When we are making projects using Raspberry Pi, most of the time we need a way to connect the Raspberry Pi to other equipment. To do this, we use the Pi’s GPIO pins. In this article, we will discuss how to control LEDs using Raspberry Pi and the Python programming language.

Hardware Requirement

For this tutorial, we will need the following:

  • Raspberry Pi 4B with Raspberry Pi OS installed
  • LED (1 pc)
  • 330 Ohms Resistor (1 pc)
  • Jumper wires
  • Breadboard

Before we proceed, let us first discuss a little bit about the LED and resistor mentioned above.

LED

Light Emitting Diode or LED

The component that we will control using the Raspberry Pi is an LED. LED is an acronym for Light Emitting Diode. It is an electronic component that has two terminals (or legs) and glows when voltage is applied across its terminals.

One of the terminals of an LED is longer than the other. The longer terminal is called the anode and is always connected to the positive side of the circuit. The shorter terminal is called the cathode and should be connected to the negative side of the circuit. If the terminals are connected in reverse, the LED will not get damaged but it will not glow.

Resistor

330 Ohms Resistor

The resistor that we will use for this article has a value of 330 ohms. The value is represented by 3 or 4 color bands. For 330 ohms, the color band would be orange-orange-brown. The gold at the end denotes the tolerance of +/- 5%.

Resistors should always be used when connecting LEDs to the GPIO pins. If the LED is connected directly to the GPIO without using a resistor, the LED will draw too much current and this high current will damage the GPIO pin or worse burn out your Raspberry Pi.

We limit the current draw of the LED by connecting it in series with a resistor.

Connection Diagram

Now that we have a better understanding of the LED and resistor, it is time to connect them to the Raspberry Pi.

On the Raspberry Pi, we will use Ground (pin 6) and GPIO14 (pin 8) to connect the LED (with resistor) to the Raspberry Pi. Technically, any GPIO and GND pin can be used to connect your LED. So if you use pin 6 and pin 8 for something else, feel free to use any other GPIO and GND pin that is available.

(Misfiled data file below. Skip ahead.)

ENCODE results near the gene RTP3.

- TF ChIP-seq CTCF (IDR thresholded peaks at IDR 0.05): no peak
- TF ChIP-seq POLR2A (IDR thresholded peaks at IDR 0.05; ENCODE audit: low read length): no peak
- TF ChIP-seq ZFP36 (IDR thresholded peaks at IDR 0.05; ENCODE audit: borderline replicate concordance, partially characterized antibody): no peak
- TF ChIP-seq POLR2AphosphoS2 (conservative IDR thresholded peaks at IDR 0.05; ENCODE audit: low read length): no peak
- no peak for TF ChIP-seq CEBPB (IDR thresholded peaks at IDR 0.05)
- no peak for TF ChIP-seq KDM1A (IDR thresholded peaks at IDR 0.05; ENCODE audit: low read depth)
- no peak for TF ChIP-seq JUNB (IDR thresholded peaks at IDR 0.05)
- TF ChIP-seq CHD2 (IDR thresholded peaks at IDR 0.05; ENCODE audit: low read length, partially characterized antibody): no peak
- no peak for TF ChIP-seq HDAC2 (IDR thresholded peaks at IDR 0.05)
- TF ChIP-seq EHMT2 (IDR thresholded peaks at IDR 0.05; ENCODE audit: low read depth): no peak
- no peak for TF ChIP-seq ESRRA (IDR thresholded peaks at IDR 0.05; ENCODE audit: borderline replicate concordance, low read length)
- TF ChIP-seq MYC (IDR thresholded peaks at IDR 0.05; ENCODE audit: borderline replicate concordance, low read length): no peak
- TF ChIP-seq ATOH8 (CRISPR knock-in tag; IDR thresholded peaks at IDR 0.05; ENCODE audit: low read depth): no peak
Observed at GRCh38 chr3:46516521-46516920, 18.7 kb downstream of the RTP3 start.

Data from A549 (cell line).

Raspberry Pi 4B GPIO layout

Connect the components as shown below.

Connection Diagram

Python Programming

After connecting the hardware components, the next step is to create a python program to switch on and switch off the LED with a one-second pause in between.

The first step is to create a python *.py file. To do this, open a terminal and type nano LED.py and press Enter.

nano LED.py

This will create a file named LED.py and open it in the NANO text editor. This is a text editor that comes with the Raspberry Pi OS. The next step is to create the actual python code to control our LED connected on the Raspberry Pi’s GPIO.

Nano Text Editor

Import libraries

Import the necessary libraries by typing the following:

import RPi.GPIO as GPIO
import time

As you may have noticed in the code above, we used two libraries. The RPi.GPIO library will allow us to control the GPIO pins. And the time library contains the sleep() function that we will use to insert a one-second pause in the code.

Set-up GPIO

The next step after importing the necessary libraries is to initialize the GPIO object. We do this by adding the following:

GPIO.setmode(GPIO.BCM)
GPIO.setwarnings(False)
GPIO.setup(14,GPIO.OUT)

GPIO.setmode(GPIO.BCM) means we will use the BCM pin numbering system in declaring the GPIO pins in our code. The equivalent BCM numbering system for pin 8 is GPIO number 14 (GPIO14).

We use .GPIO.setwarnings(False) to disable the warnings and the GPIO.setup(14,GPIO.OUT) is used to set GPIO14 as an output.

Control GPIO14

After importing the libraries and setting up the GPIO object, the last step in programming is to change the state of GPIO14 every one second. We do this by adding the following code at the end. I have added comments within the code to help you understand better how the code works.

# While loop
while True:
        # set GPIO14 pin to HIGH
        GPIO.output(14,GPIO.HIGH)
        # show message to Terminal
        print "LED is ON"
        # pause for one second
        time.sleep(1)

        # set GPIO14 pin to HIGH
        GPIO.output(14,GPIO.LOW)
        # show message to Terminal
        print "LED is OFF"
        # pause for one second
        time.sleep(1)

The complete code should now look like below:

import RPi.GPIO as GPIO
import time

GPIO.setmode(GPIO.BCM)
GPIO.setwarnings(False)
GPIO.setup(14,GPIO.OUT)

# While loop
while True:
        # set GPIO14 pin to HIGH
        GPIO.output(14,GPIO.HIGH)
        # show message to Terminal
        print "LED is ON"
        # pause for one second
        time.sleep(1)


        # set GPIO14 pin to HIGH
        GPIO.output(14,GPIO.LOW)
        # show message to Terminal
        print "LED is OFF"
        # pause for one second
        time.sleep(1)

Our python program is now complete. Save it by pressing Ctrl + X on your keyboard, press Y, and press Enter.

Run the Program

Run the program by typing the following in the terminal and press Enter.

sudo python LED.py

You should see the LED blinking every one second and see the message in the terminal LED is ON and LED is OFF” in sync with the LED. To stop the program, press Ctrl + C on your keyboard.

The program works by changing the state of GPIO14 to HIGH to switch ON the LED and then after one second, it changes the pin state to LOW to switch off the LED.

Congratulations! We have successfully used the GPIO to control the LED using Python. Our code above can be expanded by controlling multiple GPIO pins. Try it for yourself and comment below.